Tuesday, December 29, 2015

Budo Thoughts During Jet Lag

Teacher, Friends And Peers
Photo copyright Kumiko Yamada 2015

I wrote most of this while recovering from my most recent trip to Japan.

I’ve got jet lag. I was lucky enough to spend the last two weeks in Japan visiting friends and teachers, but now I’m home and until my body adjusts to the different solar schedule, I’ve got a few hours in the middle of the night where I’ll be awake.

Jet lag gives me some time to think about things.It’s always great to visit everyone in Japan, and these past two weeks were no exception. I have been going to Japan to train for 25 years. I still see myself as the young guy who just started. All around me in Japan I can see how everyone there has aged and changed. I’m not the young guy without a clue anymore. Kiyama Sensei turned 90 this year, but he still has the most powerful koshi I know of.  Inoue Sensei hasn’t changed much. He was a 7th dan with smooth, strong iai when I started, and his technique has gotten smoother with time. There are a number of folks around who hadn’t even started iai when I moved back to the US from Japan, and they are already 5th dans.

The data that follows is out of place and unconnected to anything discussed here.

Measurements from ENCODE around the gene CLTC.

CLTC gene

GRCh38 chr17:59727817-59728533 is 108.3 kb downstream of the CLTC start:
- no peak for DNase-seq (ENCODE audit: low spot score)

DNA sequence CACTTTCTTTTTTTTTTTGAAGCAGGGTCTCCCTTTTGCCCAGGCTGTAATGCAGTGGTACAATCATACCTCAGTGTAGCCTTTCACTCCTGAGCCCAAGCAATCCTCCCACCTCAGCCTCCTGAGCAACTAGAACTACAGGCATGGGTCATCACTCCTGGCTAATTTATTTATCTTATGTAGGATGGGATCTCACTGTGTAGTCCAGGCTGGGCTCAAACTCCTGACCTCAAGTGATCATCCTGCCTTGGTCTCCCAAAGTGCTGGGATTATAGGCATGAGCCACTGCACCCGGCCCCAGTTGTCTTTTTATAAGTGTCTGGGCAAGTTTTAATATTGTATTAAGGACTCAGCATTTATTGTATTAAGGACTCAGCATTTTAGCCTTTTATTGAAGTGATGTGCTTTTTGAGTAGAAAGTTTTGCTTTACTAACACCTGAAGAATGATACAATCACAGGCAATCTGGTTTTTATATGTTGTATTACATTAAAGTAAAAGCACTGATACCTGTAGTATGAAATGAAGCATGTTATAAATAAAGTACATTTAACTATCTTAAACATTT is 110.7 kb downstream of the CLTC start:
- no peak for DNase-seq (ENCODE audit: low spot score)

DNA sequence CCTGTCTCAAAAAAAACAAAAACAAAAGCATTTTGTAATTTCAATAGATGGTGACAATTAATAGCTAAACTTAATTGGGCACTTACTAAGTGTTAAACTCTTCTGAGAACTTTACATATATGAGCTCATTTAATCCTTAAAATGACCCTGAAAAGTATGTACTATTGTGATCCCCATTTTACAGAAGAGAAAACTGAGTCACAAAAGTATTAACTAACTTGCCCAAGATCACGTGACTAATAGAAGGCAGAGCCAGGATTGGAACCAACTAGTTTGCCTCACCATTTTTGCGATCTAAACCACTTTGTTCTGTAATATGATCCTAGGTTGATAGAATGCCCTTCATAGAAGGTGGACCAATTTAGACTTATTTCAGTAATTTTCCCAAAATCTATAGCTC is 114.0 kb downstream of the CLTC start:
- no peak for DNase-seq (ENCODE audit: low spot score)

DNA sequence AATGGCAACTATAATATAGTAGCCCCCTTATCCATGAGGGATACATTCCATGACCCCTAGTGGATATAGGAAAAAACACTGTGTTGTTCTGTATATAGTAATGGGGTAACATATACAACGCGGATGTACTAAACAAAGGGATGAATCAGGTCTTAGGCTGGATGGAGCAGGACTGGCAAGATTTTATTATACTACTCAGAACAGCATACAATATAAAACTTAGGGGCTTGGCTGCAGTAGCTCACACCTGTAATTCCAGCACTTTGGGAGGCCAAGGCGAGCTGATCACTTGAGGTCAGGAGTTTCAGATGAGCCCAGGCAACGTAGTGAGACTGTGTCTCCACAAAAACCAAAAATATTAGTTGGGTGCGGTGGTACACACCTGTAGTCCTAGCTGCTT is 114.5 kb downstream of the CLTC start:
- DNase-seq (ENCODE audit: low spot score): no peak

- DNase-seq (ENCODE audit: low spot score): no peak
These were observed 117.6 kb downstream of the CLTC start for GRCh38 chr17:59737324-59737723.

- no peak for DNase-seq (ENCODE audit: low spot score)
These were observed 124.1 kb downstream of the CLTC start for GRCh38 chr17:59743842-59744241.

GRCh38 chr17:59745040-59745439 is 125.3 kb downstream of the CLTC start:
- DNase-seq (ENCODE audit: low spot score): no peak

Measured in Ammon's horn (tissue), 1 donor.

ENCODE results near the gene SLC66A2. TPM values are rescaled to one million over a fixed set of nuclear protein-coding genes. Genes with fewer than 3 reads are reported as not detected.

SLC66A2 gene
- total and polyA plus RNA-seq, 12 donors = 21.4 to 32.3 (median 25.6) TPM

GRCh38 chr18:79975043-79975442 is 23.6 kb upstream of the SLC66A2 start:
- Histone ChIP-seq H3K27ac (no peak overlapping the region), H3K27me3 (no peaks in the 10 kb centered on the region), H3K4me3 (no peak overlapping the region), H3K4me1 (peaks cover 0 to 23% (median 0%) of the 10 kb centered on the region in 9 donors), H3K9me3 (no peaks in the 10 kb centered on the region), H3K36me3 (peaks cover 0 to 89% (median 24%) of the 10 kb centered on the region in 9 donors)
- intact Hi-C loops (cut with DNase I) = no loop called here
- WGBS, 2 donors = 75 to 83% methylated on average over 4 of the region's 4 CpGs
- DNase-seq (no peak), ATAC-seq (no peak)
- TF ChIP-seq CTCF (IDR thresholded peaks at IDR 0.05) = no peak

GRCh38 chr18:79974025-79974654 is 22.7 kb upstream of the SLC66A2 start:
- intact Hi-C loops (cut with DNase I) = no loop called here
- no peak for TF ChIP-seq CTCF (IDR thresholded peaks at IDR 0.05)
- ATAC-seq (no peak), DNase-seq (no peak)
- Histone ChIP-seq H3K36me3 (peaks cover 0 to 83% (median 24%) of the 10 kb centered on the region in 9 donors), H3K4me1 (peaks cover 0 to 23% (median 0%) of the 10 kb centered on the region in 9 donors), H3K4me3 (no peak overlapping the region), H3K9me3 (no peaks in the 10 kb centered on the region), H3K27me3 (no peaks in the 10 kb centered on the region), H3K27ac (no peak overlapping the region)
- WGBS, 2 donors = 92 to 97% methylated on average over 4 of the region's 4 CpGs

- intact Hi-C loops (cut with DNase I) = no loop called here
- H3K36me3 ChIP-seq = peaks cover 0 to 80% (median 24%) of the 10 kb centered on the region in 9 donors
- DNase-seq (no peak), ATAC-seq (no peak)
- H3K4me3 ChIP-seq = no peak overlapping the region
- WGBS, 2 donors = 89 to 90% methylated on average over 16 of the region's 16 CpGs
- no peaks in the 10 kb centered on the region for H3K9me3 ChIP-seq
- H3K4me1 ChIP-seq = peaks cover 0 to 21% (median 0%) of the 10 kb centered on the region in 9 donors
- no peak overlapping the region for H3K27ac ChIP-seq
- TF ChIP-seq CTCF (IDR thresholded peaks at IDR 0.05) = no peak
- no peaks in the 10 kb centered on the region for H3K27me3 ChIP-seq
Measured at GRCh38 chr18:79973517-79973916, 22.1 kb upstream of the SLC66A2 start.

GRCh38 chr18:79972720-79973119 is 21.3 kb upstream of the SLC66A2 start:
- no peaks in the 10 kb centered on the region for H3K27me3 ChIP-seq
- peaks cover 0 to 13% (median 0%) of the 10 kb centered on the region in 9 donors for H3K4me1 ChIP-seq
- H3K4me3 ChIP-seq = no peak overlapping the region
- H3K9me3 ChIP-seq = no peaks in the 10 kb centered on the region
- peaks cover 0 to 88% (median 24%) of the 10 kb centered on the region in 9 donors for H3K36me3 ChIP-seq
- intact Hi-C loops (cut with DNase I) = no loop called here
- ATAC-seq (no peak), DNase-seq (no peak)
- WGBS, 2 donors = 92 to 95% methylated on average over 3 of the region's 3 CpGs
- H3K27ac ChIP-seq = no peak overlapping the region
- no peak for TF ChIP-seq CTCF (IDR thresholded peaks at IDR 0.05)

Budo is a path that goes on and on. It’s not just a solo path. We travel the road with our teachers and the other students around us, and the journey will continue even after we no longer can. For ourselves, we journey along the road seeking skill and maturity. For our students, we are part of the road itself. My teachers have formed the bed of the road I’m journeying on. Particularly early on in my journey, they were the road. If they branched left, so did I. If they turned right, I followed. Their direction was fundamental to how I saw budo and what parts of it I was able to explore.